…but instead makes you look like a crab. With the colour of a dead (=boiled) lobster. Maybe dead lobster is a more appropriate description anyways.
How did I find out about this important issue? Learning-by-doing, you know….
Agadir. Beeeeaaach. Sun. Sea. Blue skies (sometimes hidden behind clouds).
Travelling with overweight bags to Morocco made me decide to leave unimportant stuff like sunscreen at home, because I would not need it in February anyways. Until the Easterbreak in which I travelled to Marrakech I postponed buying sunscreen because for the weather in Rabat it wasn’t a pressing need (politely expressed). In Marrakech, well, there was a chance, but it looked very expensive. (Which makes sense as only tourists want to buy sunscreen. And they are willing to pay a looot for many things…..like 80 Dirham (~8 Euro) for Couscous [half of that would be more appropriate].) Although it was sunny, it didn’t seem to be a pressing need to use sunscreen in Marrakech either. Most of the time, I was more or less completely dressed anyways.
But then, I arrived in Agadir. First thing I did, I went to a kiosk to buy sunscreen. But I mean seriously, 140 Dirham (~14 Euro) for normal sunscreen? In addition I didn’t have enough money with me and still had to eat as well. Thus I asked the shop owner if he had something cheaper. My Moroccan friend told me that argan oil works the same way. It’s for “prendre du soleil”. Yeah, that’s what I wanted, I thought.
Turns out, no, it was not what I wanted. According to the shop guy everybody (meaning not only Moroccans (who don’t really seem to like sunbathing anyways)) uses this for going in the sun. After making a scene because I’m f***ing red, my whole body hurts and probably you will see my t-shirt for the rest of the summer on my skin, I got at least Aloe vera creme and After sun lotion for free. Worth 140 Dirham. I still wish I would have spent the 140 Dirham for sunscreen yesterday, but well. A lesson that I learned. Argan oil is not equal to sunscreen.
‘Is this your first time in Agadir?’ he asked me.
-‘No, the second time.’
‘And the first time you didn’t become red?’
-‘No, because I used sunscreen (instead of argan oil).’
‘You don’t like to be red?’
-‘No, because it hurts and it’s not healthy. It gives you cancer.’ (Actually it also makes you look like a Cancer but nevermind…)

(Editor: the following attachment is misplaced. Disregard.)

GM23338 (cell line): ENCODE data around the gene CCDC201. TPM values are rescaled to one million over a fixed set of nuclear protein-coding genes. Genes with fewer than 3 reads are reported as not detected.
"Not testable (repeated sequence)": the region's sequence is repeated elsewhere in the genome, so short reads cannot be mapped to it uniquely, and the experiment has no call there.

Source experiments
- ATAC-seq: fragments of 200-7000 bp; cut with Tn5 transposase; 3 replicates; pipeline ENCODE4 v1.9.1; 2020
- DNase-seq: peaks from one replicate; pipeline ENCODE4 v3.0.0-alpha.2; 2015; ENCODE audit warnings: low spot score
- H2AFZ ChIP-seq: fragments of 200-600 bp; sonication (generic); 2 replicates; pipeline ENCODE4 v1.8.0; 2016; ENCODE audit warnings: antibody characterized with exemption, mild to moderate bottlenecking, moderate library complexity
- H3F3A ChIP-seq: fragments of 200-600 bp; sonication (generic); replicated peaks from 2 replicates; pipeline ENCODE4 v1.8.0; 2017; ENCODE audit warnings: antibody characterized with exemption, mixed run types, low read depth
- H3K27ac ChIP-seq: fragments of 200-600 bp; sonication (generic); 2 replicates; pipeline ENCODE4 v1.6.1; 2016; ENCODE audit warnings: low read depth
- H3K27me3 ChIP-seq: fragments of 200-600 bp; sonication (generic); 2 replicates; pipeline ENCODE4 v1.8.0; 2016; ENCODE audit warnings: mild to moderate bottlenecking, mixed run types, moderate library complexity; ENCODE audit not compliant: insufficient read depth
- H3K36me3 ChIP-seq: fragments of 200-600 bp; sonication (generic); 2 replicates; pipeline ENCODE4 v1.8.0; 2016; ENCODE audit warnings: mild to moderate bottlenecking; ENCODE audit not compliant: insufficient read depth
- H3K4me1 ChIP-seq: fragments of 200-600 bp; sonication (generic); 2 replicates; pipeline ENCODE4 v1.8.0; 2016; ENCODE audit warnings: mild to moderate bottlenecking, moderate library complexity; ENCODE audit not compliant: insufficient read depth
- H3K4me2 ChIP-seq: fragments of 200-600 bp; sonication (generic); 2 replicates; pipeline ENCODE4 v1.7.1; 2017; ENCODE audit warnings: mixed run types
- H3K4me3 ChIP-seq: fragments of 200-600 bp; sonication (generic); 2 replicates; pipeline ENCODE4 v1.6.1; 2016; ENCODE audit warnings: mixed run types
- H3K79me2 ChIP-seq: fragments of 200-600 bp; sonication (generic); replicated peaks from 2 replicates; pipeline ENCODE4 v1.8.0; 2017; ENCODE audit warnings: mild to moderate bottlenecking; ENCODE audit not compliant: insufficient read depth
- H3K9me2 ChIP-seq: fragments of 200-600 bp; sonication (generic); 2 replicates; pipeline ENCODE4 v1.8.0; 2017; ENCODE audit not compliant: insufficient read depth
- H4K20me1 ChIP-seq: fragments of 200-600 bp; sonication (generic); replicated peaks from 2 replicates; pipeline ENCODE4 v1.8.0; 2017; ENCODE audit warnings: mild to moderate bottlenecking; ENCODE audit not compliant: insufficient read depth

‘But it’s normal, everybody becomes red before they get bronced.’
Yeah, no, I don’t really think that’s the way to go.
Lesson 1 in basic health education:
It is not normal to become red (=sunburned) in order to get a tan.
Seems like we had a little misunderstanding and argan oil rather makes you red. In my defense, the internet does recognize argan oil as “natural sunscreen” (apparently didn’t really work). It also says it’s good if you’re sunburned, so buying it was at least not completey pointless. A good tip I got from a homepage about what you should do when you are sunburned: Don’t go in the sun again. Just imagine, you were in a Muslim country and had to go out only completely veiled.
Irony of fate, I’d say.
Talking about prices, Agadir is really expensive. All the waiters tell me, but you’re from Germany (after asking if I’m Moroccan or French, Russian or Polish, and then finally going for German), there you also pay those prices. Öh, yes, but here are also lots of things not the way they are in Germany, so I don’t see a reason why I should pay German prices here. Especially if the prices are in no relation to the foodcosts. One waiter whome I told that his food (yeah, I know, it’s not exactly his food and he can’t really influence the prices, but he’s the one who’s trying to talk me into going to that particular restaurant) was completely overpriced offered to invite me, so that I don’t have to pay those exaggerated prices. Well, no thanks, that’s also not really what I want. Plus, I can still pay my food by myself. I just don’t WANT to pay that much. But I’m surprised about the number of people who actually ask me if I was Moroccan when I complain about prices not being Moroccan….Seems like my French/Darrija (Moroccan Arabic)/English-Mix is quite convincing.